NottinghamSure are a Buying Side!

Clearly they don’t produce batsman in Nottinghamshire. The Trent Bridge outfit’s reliance on signing players from across county borders is akin to a Premier League football side. On the batting front the two Bens, Slater and Duckett, have arrived from Derbyshire and Northamptonshire, followed by Joe Clarke from Worcestershire. All-rounder Zac Chappell has also joined from Leicestershire. Of course Notts have history here. They acquired both Stuart Broad and the retired James Taylor from The Foxes. It’s a shame that a player such as Worcestershire’s Clarke deems it necessary to relocate to a more ‘fashionable’ county from one that not only plays in the same County Championship division but just won one of the country’s three domestic competitions. If international ambitions are more easily recognised by being at Notts then that’s a sorry advert for the county game. Worcestershire seem far more qualified at developing young players anyway and count England regular Moeen Ali amongst their ranks.

I wish Clarke and the other new recruits at Trent Bridge all the best but Surrey, slagged off for being successful, have built their success around young homegrown talent as well as shrewd recruitment. They’ve got the balance right. Yorkshire, a county reliant on signings but who missed out on Duckett and and his ex-Northants teammate Richard Gleeson, could learn something from The Oval side. The White Rose county have failed to develop the likes of the appallingly handled Karl Carver and have been shown up by the strong performances of Jonny Tattersall, a player they originally let go after just one List A innings!

http://www.espncricinfo.com/england/content/player/517247.html

Glamorgan are another county who have mucked around a young talent and now lost him. Hopefully Aneurin Donald’s move to South Africa, sorry Hampshire, will reignite his stagnated but still embryonic career.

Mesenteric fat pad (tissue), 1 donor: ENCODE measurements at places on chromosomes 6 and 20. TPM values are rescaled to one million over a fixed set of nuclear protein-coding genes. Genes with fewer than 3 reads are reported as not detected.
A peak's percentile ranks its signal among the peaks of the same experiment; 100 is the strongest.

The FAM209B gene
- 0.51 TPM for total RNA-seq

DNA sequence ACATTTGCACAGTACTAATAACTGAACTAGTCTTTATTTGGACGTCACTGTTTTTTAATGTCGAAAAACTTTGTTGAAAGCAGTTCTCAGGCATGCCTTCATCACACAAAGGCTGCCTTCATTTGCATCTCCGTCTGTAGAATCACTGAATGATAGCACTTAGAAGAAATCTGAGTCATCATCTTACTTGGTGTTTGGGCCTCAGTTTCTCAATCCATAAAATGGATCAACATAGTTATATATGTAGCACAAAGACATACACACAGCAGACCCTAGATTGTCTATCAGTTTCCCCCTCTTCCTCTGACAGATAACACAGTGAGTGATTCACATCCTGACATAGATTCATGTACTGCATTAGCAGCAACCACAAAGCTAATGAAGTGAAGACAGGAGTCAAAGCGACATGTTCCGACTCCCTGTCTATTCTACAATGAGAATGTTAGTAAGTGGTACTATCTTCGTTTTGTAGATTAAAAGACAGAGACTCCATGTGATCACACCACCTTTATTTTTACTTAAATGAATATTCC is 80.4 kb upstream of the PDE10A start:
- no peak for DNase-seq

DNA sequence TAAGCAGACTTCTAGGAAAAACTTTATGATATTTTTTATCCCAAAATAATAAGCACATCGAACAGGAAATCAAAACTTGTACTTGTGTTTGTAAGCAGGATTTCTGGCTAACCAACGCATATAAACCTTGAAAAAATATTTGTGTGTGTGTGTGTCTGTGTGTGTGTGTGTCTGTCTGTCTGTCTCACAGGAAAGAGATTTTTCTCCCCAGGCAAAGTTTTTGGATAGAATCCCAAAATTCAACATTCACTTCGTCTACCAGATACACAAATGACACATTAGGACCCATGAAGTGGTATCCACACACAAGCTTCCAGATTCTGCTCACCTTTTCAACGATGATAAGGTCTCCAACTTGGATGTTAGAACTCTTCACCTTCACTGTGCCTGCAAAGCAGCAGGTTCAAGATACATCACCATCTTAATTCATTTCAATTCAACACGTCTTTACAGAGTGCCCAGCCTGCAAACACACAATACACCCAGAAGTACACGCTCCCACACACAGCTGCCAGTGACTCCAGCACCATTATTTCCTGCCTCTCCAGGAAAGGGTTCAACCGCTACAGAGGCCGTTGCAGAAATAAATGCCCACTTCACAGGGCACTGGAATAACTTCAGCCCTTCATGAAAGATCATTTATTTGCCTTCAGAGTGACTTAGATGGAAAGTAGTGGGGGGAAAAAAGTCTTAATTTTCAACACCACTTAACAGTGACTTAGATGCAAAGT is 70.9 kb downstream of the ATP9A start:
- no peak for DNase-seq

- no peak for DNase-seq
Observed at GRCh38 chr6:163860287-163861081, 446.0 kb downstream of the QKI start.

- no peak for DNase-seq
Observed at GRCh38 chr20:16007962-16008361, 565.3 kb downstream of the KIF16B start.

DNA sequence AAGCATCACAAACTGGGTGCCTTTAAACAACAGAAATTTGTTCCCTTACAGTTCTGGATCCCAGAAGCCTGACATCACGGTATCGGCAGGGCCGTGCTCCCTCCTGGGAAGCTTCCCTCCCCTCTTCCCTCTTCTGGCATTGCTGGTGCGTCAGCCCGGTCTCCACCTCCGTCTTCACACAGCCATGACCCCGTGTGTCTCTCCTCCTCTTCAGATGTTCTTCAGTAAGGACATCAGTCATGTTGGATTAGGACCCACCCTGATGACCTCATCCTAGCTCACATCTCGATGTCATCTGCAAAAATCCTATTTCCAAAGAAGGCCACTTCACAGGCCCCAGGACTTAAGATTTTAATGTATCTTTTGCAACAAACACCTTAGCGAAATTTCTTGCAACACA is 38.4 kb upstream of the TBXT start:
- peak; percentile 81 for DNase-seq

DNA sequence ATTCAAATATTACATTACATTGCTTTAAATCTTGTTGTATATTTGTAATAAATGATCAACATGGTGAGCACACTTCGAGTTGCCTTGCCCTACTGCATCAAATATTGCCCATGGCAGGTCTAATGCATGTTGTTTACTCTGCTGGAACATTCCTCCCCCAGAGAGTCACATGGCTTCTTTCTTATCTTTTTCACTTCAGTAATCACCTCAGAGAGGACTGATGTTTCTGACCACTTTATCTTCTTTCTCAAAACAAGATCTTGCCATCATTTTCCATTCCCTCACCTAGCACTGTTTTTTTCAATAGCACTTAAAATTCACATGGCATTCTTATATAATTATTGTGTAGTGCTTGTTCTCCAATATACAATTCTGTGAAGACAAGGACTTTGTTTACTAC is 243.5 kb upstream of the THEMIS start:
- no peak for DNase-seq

http://www.espncricinfo.com/england/content/player/562281.html

English cricket’s transfer system continues to come closer to resembling football’s Premier League. Players representing more than one county in the same season is becoming all too common a sight. With new horizons constantly appearing on both the domestic and global cricket front, it’ll be fascinating to see how the future of cricket’s transfer market evolves. With both old-fashioned contract meetings and now draft systems a part of things, the future, like cricket in general, is anything but certain!

Transfer Madness!

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Not a day seems to pass without news of yet another transfer or rumoured transfer at least, on the English county cricket circuit. The county game really has become like football’s Premier League.

Meaning no disrespect to Josh Poysden, his one-match loan deal from Derbyshire to Yorkshire really shouldn’t have been allowed, certainly not when Yorkshire have spinners of their own. Poysden has now joined Yorkshire permanently from next season but is available for them in the County Championship this season however he remains a Derbyshire T20 player for the rest of this term. With players signing white-ball only contracts and some jumping from franchise to franchise, it’ll be interesting to see if we end up with English players signing a red-ball contract for one county and a white-ball contract for another. Quite how they’d work out which training facilities they could use and when, who knows!